Why Sony Won’t Buy Ubisoft Or Square Enix

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CEO of Xbox, Phil Spencer, stated that Activision Blizzard games won’t wholly become Xbox exclusives. Spencer said that “it is not our intent to pull communities away from that platform,” though some are certainly bound to become exclusive. One of the series that has been promised to remain multi-platform is Call of Duty, which is arguably the most influential franchise that might cause Sony to act. Other popular franchises such as Overwatch have yet to be commented on, though Spencer has been quite vocal about his dislike of exclusivity for years, so it’s likely he will be hesitant to make too many franchises exclusive to Xbox.


Related: Why Sony’s Focus On Generations Is Making PS5 Worse

Before Spencer’s above statement was made, PlayStation publicly stated that it didn’t believe Activision games would become Xbox exclusive, which leads one to think that there’s little worry about losing out on enough properties to warrant a purchase as big as Ubisoft or Square Enix. Not only that, but newzoo.com put a list together based on the financial reports of these companies which revealed that PlayStation is the second most profitable gaming company, leading Microsoft by nearly double as of Q2 2021, and only being topped by Tencent. While this ranking could easily change by the end of 2024, wherein Microsoft will likely have owned Activision Blizzard for a full fiscal year, PlayStation currently has little to worry about regarding lost profits.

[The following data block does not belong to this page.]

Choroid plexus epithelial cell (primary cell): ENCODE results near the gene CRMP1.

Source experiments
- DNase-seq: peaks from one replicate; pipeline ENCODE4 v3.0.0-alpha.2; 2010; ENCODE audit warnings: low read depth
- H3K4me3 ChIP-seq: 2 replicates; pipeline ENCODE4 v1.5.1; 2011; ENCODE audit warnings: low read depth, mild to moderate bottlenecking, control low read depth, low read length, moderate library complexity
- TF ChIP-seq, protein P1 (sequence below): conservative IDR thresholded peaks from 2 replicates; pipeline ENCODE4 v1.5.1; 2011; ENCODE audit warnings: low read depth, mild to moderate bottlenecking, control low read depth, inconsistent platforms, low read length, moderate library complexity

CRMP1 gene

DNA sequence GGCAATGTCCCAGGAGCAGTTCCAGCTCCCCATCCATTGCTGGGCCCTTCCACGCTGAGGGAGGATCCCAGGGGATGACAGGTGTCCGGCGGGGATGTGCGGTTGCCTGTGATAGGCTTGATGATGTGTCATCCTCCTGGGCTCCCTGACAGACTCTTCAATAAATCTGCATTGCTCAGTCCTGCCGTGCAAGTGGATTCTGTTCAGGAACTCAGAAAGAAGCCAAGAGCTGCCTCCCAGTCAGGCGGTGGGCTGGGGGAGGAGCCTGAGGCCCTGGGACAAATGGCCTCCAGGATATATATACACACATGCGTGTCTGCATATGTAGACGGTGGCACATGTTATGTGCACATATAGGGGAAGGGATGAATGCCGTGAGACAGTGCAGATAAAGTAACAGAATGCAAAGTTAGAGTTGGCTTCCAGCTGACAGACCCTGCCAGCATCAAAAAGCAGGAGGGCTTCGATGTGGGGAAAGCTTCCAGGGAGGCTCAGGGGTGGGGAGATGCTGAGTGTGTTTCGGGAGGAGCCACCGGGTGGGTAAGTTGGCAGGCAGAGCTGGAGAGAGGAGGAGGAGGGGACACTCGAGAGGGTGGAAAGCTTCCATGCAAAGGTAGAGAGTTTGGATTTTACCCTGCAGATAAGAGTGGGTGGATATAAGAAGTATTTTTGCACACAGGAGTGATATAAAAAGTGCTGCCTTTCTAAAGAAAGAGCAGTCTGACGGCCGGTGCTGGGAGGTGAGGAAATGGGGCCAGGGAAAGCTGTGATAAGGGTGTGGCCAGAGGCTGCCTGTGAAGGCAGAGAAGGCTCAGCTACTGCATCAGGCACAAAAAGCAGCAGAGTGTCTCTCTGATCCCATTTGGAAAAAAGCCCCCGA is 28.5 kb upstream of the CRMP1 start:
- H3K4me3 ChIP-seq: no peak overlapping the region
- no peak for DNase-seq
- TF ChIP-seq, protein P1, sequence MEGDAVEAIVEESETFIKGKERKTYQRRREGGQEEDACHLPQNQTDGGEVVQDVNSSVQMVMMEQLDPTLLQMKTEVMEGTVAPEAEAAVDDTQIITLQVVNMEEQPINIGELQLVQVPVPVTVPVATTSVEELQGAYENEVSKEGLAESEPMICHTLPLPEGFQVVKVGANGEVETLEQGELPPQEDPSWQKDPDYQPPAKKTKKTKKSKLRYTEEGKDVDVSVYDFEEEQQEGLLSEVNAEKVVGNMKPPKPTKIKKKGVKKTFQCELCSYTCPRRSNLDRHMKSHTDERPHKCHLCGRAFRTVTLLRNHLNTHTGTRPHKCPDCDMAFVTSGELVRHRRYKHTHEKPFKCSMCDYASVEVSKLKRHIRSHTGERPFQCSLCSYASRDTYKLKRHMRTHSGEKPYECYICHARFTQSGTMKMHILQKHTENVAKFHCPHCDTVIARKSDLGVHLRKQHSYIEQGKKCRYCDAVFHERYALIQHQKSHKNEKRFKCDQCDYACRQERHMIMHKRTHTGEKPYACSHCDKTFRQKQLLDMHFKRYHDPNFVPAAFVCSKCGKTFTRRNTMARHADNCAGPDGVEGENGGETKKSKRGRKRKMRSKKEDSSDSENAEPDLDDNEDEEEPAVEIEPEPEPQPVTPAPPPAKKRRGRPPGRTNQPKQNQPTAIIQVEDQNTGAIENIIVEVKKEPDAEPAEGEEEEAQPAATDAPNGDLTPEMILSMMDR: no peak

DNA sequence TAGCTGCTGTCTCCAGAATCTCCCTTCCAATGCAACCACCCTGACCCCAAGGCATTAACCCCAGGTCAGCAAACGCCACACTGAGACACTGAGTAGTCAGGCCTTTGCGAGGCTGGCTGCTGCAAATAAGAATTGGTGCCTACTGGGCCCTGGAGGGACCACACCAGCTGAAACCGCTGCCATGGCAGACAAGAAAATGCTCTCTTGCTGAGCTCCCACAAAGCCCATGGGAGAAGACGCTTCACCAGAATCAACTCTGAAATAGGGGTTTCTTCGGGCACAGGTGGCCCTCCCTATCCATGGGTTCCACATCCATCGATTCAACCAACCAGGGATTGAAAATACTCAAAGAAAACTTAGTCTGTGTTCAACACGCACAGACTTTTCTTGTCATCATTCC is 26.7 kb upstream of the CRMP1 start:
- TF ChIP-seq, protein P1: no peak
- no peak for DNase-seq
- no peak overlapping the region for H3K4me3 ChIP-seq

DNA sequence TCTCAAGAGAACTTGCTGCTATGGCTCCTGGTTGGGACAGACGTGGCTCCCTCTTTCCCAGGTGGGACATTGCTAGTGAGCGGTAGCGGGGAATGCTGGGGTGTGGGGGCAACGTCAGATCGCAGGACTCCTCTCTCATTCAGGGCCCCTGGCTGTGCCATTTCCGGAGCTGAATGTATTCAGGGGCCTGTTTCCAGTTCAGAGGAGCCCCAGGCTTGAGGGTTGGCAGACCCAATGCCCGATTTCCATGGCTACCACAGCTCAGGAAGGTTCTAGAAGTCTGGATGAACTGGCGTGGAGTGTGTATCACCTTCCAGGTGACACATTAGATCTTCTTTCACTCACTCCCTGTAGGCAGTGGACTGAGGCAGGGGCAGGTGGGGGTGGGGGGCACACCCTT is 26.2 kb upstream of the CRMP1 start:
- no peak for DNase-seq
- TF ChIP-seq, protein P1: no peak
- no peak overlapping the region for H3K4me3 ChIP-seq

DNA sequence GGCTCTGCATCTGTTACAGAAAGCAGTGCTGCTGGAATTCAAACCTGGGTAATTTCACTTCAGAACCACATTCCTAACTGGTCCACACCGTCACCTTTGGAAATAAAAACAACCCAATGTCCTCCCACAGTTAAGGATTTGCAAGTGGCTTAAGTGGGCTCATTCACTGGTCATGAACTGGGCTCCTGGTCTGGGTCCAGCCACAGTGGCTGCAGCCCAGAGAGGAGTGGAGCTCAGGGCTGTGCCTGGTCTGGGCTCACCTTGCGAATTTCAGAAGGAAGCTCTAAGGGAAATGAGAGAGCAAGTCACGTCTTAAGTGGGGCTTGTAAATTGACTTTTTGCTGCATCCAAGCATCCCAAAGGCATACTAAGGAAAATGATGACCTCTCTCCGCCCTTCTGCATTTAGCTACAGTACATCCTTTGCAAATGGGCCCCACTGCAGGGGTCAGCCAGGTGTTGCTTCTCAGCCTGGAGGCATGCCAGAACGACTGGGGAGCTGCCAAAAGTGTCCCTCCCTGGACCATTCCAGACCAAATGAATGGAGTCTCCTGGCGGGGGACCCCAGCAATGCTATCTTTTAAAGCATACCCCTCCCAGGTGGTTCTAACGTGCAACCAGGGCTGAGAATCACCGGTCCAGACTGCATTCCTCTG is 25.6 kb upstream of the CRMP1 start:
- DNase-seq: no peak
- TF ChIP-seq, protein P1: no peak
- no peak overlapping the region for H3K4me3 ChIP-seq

Recent rulings for other large gaming companies are likely to promote hesitation on Sony’s part as well, that being the Epic Games v. Apple case. A large part of the legal dispute focused on Apple’s monopoly of the app store and in-app purchases. Though Epic Games lost to Apple on the other lawsuits, Epic did manage to achieve a major victory when the court ruled that Apple can’t prevent developers from using external payment options without Apple taking a cut (as it had previously done). Given the lawsuits regarding the PlayStation Store and its control of pricing, buying something as huge as either Ubisoft or Square Enix may simply be too much.


Although this is all speculation, Sony seems to have more to lose if it were to buy Ubisoft or Square Enix. Sony already profits more than most of its competitors, and with the increasing roster of good exclusive games, that will only continue to go up. In the case of Sony’s existing lawsuits, it’s easy to feel like companies that big can get away with bad practices, but the case against Apple, which is also more profitable than Microsoft, shows that this isn’t always the case. Putting all legal considerations aside, it might be a decision that wouldn’t go over well with gamers, and with many already looking at services like Game Pass as an incentive to switch to Microsoft, it could turn out to be the nail in the coffin.

Next: Why Microsoft Should (& Shouldn’t) Have Bought Activision Blizzard

Source: Newzoo.com